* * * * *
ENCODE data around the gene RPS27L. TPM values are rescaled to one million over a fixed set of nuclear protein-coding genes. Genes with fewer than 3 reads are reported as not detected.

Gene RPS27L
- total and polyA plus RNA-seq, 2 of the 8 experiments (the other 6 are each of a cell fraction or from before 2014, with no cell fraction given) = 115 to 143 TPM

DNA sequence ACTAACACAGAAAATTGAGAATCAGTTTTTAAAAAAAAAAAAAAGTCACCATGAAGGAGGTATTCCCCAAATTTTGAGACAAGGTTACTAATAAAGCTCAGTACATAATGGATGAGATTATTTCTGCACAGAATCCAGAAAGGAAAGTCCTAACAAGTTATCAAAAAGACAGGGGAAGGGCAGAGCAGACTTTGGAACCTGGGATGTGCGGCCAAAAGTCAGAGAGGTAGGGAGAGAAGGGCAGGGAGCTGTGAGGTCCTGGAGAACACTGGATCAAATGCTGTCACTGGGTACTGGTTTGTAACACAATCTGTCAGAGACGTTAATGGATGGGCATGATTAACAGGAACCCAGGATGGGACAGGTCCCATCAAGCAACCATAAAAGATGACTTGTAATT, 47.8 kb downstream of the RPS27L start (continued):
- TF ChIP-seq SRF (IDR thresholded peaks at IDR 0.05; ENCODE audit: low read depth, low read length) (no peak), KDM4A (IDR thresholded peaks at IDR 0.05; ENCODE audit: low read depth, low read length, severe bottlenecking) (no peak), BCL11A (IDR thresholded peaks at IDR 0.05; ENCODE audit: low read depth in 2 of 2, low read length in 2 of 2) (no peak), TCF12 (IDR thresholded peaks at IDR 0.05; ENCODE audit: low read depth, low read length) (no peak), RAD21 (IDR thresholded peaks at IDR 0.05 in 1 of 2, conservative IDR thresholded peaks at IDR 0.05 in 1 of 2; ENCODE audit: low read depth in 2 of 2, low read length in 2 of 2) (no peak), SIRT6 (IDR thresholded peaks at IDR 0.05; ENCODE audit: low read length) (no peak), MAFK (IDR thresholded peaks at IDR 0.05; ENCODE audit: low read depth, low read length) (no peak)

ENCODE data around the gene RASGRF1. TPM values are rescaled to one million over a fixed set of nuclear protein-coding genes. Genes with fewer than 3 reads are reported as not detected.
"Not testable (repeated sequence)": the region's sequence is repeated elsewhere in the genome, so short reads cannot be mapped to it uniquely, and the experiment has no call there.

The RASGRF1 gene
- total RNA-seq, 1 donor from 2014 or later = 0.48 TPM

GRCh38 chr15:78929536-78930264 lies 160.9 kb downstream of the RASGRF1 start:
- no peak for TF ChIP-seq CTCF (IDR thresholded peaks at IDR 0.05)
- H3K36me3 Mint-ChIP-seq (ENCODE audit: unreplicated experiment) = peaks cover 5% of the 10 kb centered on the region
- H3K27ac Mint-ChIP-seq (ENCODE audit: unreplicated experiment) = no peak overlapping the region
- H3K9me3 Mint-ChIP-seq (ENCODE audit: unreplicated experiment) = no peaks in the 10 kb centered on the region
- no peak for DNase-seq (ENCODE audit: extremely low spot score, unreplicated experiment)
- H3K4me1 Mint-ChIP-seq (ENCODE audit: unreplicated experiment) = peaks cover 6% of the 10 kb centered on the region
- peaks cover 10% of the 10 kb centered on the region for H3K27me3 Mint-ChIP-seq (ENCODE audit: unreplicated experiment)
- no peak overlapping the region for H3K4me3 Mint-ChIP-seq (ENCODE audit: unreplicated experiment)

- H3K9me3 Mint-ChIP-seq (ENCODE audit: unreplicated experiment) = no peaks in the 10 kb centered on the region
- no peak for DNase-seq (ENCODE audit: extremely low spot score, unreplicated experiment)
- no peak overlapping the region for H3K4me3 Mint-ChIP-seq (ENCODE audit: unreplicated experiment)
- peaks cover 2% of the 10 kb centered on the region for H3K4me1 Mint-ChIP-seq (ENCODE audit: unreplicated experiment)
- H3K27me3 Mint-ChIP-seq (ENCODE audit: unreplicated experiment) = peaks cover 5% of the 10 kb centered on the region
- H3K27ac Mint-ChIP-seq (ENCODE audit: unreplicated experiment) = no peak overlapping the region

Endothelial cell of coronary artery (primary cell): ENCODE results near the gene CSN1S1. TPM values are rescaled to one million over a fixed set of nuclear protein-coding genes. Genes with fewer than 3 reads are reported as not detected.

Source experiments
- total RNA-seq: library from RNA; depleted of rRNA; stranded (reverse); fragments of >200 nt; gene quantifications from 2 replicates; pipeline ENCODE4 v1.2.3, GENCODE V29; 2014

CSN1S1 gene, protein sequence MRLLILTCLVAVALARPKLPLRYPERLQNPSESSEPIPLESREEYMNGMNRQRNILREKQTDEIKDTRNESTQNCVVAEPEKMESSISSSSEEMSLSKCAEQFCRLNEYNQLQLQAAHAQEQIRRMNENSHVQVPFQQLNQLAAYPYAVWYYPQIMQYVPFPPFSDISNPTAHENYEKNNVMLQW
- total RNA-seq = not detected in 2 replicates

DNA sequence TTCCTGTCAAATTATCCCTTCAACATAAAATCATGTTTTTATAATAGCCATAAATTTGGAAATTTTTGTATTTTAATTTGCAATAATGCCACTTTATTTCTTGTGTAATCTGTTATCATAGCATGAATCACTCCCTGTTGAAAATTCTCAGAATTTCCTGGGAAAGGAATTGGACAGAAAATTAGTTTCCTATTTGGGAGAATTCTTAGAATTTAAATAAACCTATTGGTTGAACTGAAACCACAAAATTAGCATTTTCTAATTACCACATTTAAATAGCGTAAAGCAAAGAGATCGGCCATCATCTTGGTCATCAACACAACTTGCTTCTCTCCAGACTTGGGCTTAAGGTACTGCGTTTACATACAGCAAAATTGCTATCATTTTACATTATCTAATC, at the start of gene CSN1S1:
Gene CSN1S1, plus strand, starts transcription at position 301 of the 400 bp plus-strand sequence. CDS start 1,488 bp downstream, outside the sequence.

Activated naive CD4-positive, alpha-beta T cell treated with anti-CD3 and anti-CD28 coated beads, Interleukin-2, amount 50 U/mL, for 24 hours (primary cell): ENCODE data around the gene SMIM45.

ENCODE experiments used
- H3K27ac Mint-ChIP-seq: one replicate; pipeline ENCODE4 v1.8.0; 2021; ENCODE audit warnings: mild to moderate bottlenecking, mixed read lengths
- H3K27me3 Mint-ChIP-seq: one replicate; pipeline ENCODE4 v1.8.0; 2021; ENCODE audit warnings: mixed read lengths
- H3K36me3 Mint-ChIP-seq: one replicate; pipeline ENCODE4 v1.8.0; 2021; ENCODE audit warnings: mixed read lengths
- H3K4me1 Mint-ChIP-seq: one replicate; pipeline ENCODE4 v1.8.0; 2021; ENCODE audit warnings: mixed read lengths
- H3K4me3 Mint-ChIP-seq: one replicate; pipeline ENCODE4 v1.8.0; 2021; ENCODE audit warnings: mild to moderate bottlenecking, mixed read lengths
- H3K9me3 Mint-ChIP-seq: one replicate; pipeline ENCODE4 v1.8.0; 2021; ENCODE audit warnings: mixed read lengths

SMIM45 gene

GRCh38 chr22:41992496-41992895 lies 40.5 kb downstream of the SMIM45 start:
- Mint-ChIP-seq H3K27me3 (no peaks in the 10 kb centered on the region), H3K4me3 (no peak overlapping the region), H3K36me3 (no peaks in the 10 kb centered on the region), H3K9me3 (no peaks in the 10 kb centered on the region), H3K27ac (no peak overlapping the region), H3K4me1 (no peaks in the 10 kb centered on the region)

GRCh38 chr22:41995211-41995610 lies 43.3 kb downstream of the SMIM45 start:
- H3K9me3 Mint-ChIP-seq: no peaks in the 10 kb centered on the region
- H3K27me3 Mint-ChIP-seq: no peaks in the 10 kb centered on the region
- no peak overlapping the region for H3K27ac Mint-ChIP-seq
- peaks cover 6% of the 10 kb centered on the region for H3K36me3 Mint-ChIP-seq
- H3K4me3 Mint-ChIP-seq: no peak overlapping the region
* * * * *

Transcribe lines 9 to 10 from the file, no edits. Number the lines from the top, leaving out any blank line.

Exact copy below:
- total RNA-seq, 1 donor from 2014 or later = 0.48 TPM

GRCh38 chr15:78929536-78930264 lies 160.9 kb downstream of the RASGRF1 start: